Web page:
|Publication number||US6340438 B1|
|Application number||US 09/295,117|
|Publication date||Jan 22, 2002|
|Filing date||Apr 19, 1999|
|Priority date||Apr 19, 1999|
|Also published as||CA2302871A1, CA2302871C, CA2306261A1, EP1046621A1|
|Publication number||09295117, 295117, US 6340438 B1, US 6340438B1, US-B1-6340438, US6340438 B1, US6340438B1|
|Inventors||Donald R. Lane, Jose A. Melendez, Violeta F. Munteanu, Frederick D. Kinney|
|Original Assignee||Tomahawk, Inc.|
|Export Citation||BiBTeX, EndNote, RefMan|
|Patent Citations (17), Referenced by (6), Classifications (24), Legal Events (5)|
|External Links: USPTO, USPTO Assignment, Espacenet|
The present invention relates, in general, to a corrosion inhibitor for concrete having steel reinforcing rods (rebar) therein and, more particularly, to an admixture which can be mixed with the concrete when in the plastic state and which prevents corrosion of the steel reinforcing rods over an extended period of time when the concrete is exposed to chloride ion environments.
Reinforced concrete structures, such as highways, bridges, parking garages, and the like are very susceptible to corrosion from common chloride deicing salts which are applied to their respective surfaces and which cause corrosion of the steel reinforcing rods (rebar) which are an integral part of their structure. Similarly, reinforced concrete structures which are exposed to aggressive marine environments, such as piers, docks and bridge supports, are also susceptible to corrosion of the reinforcing rods therein. In either case, such corrosion is usually caused by chloride ions that penetrate through the surface of the concrete and contact the reinforcing rods. The electrochemical process by which corrosion of the reinforcing rods and rod degradation occurs is well known.
Under highly alkaline conditions, such as that which exists in Portland cement concrete, an oxidized film forms on the steel reinforcing rods inhibiting the corrosion of the rods. (The steel rods are said to have become “passivated.”) However, when chloride ions are allowed to penetrate into the concrete and reach the reinforcing rods, the first phase of the corrosion process (the initiation phase) commences. In this phase, there is no noticeable weakening of the concrete structure, but carbonation and chloride ion penetration occurs. Carbonation reduces the pH of the concrete, thus reducing the corrosion protection usually provided to the reinforcing rods by the alkaline concrete. Eventually, the passivity of the steel reinforcing rods breaks down as the oxidized film on the rods is broken and decays. Such breakage of the film generally occurs locally exposing the steel rods. As the oxidized film decays, the electrical resistance of the steel rods, i.e., the property that prevents the surface of the steel rods from polarizing and forming anodes and cathodes, is compromised. As a result, the small exposed portion of a steel rod acts as an anode, and the larger unexposed portion of the rod, still covered by the oxidized film, acts as a cathode resulting in the creation of a potential difference between the anode and the cathode. When the potential difference between the anode and the cathode is great enough, the steel reinforcing rod begins to corrode, i.e., metal ions are removed from the rod at its anode. As a result, corrosion takes place in spots (pitting) along the surface of the steel reinforcing rod resulting in the commencement of the second phase of the corrosion process (the propagation phase).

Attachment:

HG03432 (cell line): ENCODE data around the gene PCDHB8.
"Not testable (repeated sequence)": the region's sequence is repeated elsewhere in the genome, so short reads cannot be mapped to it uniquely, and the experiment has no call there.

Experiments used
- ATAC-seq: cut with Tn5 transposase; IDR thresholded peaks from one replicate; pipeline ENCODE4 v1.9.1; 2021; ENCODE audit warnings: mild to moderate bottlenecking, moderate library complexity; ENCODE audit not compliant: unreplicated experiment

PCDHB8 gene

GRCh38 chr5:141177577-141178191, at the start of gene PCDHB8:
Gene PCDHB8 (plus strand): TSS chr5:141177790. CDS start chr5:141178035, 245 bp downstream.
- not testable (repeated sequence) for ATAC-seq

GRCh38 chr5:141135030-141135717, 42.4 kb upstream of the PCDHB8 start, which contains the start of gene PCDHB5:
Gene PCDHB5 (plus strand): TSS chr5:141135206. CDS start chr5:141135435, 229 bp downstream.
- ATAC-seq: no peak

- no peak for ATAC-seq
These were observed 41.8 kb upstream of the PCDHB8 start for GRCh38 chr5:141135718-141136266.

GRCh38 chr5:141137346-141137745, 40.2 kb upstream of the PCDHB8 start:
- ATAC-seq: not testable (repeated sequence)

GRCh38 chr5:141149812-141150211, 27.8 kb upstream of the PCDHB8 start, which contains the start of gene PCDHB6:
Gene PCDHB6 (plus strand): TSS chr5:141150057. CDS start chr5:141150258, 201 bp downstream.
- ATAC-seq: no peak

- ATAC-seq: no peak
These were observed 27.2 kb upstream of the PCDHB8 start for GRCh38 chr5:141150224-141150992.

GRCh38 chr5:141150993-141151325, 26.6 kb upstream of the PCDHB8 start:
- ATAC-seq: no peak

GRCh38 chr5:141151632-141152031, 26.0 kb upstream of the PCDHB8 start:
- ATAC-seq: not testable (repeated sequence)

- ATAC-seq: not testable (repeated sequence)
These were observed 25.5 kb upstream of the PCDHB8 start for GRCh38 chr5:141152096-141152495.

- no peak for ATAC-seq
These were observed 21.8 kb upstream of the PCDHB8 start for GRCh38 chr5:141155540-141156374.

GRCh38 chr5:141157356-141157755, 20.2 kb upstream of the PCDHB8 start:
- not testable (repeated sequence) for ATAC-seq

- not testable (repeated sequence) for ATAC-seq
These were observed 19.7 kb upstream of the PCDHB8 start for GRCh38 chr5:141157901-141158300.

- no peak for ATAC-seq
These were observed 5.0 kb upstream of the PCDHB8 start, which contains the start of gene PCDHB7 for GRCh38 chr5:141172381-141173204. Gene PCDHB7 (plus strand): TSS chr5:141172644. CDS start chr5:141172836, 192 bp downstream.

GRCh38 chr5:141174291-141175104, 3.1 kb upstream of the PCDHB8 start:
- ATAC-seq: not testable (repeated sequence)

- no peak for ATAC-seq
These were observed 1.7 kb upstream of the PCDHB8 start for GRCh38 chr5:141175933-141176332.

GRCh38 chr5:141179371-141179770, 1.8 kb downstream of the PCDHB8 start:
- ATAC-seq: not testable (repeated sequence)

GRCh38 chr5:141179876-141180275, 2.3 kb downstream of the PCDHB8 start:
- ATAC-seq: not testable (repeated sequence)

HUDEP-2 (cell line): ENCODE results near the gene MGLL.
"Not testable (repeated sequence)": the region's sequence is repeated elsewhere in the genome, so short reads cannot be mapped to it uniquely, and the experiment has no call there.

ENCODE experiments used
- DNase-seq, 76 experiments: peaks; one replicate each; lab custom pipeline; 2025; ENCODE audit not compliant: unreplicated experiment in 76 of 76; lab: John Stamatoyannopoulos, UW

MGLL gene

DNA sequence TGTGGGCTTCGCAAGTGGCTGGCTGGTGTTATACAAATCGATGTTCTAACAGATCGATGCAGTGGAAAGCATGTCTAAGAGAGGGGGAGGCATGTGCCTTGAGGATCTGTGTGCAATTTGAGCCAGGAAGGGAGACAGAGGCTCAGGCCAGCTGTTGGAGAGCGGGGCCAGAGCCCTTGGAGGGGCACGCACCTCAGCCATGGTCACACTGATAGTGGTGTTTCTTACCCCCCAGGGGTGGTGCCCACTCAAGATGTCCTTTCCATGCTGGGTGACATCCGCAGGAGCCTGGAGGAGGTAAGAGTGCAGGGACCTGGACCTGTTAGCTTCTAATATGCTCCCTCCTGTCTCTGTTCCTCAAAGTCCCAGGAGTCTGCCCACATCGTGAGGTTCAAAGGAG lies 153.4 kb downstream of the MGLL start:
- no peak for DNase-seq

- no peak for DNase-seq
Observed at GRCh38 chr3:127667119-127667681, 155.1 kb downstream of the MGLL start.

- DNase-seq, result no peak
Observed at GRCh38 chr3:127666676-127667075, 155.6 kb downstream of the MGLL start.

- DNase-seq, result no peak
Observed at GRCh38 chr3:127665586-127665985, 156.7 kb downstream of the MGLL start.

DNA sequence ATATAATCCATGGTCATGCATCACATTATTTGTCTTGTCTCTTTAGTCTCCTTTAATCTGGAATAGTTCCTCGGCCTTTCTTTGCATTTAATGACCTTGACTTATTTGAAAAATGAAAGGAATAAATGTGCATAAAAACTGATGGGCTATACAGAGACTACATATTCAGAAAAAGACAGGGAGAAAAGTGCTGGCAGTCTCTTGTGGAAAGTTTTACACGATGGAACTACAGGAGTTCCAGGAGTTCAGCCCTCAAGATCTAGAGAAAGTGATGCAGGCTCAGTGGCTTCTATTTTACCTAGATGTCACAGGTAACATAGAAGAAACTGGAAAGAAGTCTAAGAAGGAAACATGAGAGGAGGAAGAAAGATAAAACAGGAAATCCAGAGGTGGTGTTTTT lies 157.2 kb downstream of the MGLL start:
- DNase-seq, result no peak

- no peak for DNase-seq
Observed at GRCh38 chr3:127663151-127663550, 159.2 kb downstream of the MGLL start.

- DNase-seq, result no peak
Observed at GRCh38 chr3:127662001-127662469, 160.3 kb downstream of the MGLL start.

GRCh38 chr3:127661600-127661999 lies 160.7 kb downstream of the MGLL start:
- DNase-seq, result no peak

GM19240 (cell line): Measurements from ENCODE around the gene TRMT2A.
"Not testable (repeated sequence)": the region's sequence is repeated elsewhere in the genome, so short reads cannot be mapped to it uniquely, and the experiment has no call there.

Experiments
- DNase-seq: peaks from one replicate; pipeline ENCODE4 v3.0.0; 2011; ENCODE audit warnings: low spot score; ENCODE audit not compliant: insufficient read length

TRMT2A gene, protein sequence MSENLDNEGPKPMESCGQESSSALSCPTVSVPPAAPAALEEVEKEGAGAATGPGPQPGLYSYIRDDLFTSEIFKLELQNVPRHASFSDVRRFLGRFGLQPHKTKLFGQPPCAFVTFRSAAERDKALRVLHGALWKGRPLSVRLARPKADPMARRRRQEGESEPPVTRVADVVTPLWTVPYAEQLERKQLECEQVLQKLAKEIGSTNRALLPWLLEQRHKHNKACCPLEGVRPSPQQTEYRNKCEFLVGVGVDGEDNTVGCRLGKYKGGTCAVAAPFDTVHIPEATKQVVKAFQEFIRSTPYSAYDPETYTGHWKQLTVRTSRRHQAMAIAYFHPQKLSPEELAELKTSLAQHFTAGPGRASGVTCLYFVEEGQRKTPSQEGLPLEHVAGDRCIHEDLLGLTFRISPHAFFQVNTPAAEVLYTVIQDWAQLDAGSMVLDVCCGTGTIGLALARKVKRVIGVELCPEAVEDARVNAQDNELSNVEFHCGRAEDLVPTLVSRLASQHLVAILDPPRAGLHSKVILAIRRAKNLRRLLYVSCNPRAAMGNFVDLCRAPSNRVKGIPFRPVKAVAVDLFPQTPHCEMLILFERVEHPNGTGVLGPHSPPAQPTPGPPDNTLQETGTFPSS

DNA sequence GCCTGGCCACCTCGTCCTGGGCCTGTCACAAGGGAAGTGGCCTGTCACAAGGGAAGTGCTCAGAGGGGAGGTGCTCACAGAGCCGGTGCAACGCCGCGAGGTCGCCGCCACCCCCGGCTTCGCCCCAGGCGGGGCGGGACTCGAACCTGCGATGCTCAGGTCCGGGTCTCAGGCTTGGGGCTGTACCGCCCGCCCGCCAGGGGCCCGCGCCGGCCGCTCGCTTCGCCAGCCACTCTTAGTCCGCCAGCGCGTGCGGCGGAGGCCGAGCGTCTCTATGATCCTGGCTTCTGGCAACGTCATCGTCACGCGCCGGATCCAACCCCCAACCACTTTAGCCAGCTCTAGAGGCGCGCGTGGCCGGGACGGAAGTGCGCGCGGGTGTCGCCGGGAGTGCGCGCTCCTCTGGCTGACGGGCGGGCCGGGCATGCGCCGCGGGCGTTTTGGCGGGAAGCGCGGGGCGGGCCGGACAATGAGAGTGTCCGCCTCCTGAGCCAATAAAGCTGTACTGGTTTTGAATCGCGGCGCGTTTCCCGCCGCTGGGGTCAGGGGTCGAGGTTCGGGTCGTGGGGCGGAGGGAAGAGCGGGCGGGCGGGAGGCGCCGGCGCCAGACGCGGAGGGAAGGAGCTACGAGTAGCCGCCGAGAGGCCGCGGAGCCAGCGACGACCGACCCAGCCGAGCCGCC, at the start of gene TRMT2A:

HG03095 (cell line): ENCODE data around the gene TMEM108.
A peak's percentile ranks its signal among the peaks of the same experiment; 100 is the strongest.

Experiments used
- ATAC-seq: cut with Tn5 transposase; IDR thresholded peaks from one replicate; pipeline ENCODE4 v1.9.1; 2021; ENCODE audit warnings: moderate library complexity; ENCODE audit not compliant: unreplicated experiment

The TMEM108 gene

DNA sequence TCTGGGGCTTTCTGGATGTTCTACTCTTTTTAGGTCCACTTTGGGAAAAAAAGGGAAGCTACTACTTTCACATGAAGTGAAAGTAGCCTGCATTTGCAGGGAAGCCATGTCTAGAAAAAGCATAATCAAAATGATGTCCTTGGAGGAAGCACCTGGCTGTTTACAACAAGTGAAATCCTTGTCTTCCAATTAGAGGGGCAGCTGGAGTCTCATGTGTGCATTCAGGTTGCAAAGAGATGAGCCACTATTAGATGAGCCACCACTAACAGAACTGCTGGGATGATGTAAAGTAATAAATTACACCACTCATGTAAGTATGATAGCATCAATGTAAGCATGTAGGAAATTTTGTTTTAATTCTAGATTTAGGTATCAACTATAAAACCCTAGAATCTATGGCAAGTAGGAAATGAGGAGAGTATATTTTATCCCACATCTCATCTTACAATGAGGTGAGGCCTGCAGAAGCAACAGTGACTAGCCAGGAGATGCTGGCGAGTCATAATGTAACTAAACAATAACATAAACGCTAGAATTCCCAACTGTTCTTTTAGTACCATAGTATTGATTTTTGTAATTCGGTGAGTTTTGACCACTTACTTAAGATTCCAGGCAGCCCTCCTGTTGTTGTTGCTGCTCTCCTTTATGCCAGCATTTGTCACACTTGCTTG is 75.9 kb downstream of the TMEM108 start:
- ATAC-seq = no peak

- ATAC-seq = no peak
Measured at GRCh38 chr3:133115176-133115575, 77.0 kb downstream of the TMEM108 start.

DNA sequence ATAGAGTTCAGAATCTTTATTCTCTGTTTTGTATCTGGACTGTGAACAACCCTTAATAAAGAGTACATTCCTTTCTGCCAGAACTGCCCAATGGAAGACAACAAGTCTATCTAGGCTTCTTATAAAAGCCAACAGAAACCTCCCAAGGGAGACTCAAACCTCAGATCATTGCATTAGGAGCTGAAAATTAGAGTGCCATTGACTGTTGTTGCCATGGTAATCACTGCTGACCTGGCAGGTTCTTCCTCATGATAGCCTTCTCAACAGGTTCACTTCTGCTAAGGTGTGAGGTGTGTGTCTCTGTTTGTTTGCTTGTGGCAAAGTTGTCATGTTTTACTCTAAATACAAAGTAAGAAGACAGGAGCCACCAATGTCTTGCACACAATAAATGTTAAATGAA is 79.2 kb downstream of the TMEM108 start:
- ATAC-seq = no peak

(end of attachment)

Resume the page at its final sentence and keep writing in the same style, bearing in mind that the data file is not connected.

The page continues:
During the propagation phase, the effective sectional area of the steel reinforcing rod is progressively reduced by the corrosion causing a significant reduction in the strength of the rod. As the number of corrosion spots (pits) increases, they interconnect with one another spreading over the entire surface of the steel rod. In the initial stages of corrosion, ferrous hydroxide is formed which immediately oxidizes into iron oxides which are the main components of rust. In the course of the rust formation, the corroding rod expands at the point of rust formation. The localized expansion of the steel reinforcing rod caused by the formation of rust results in a high expansion pressure being applied to the concrete surrounding the expanded portion of the rod causing cracks to develop in the concrete along the surface of the rod. As the cracks develop in the concrete, additional chloride ions are permitted to contact the steel reinforcing rods, accelerating the corrosion of same and the spalling of the concrete surface. If corrosion and spalling are permitted to continue, the steel reinforcing rods, as well as the surrounding concrete, deteriorate to the point where the structural integrity of the concrete structure may be jeopardized. In order to remedy this condition, the removal and replacement of a substantially large area of concrete is required which is a very costly process.
Several approaches have been taken to repair concrete structures which have undergone or are susceptible to corrosion deterioration of the steel reinforcing rods therein. For example, severely deteriorated concrete can be removed and an overlay applied to the deteriorated structure. Large areas of chloride contaminated concrete, however, will remain in place, and although the corrosion and deterioration process will be slowed, the corrosion process continues. Alternatively, scarification of the top portion of concrete, e.g. on a bridge deck, can be utilized to remove a major portion of the chloride contaminated concrete permitting the application of a corrosion inhibiting agent to the concrete surrounding the steel reinforcing rods. After a corrosion inhibiting agent has been applied to the surrounding concrete, a new concrete overlay is formed thereon. A preferred rehabilitative technique requires complete removal of the concrete surrounding the steel reinforcing rods prior to the application of a new overlay.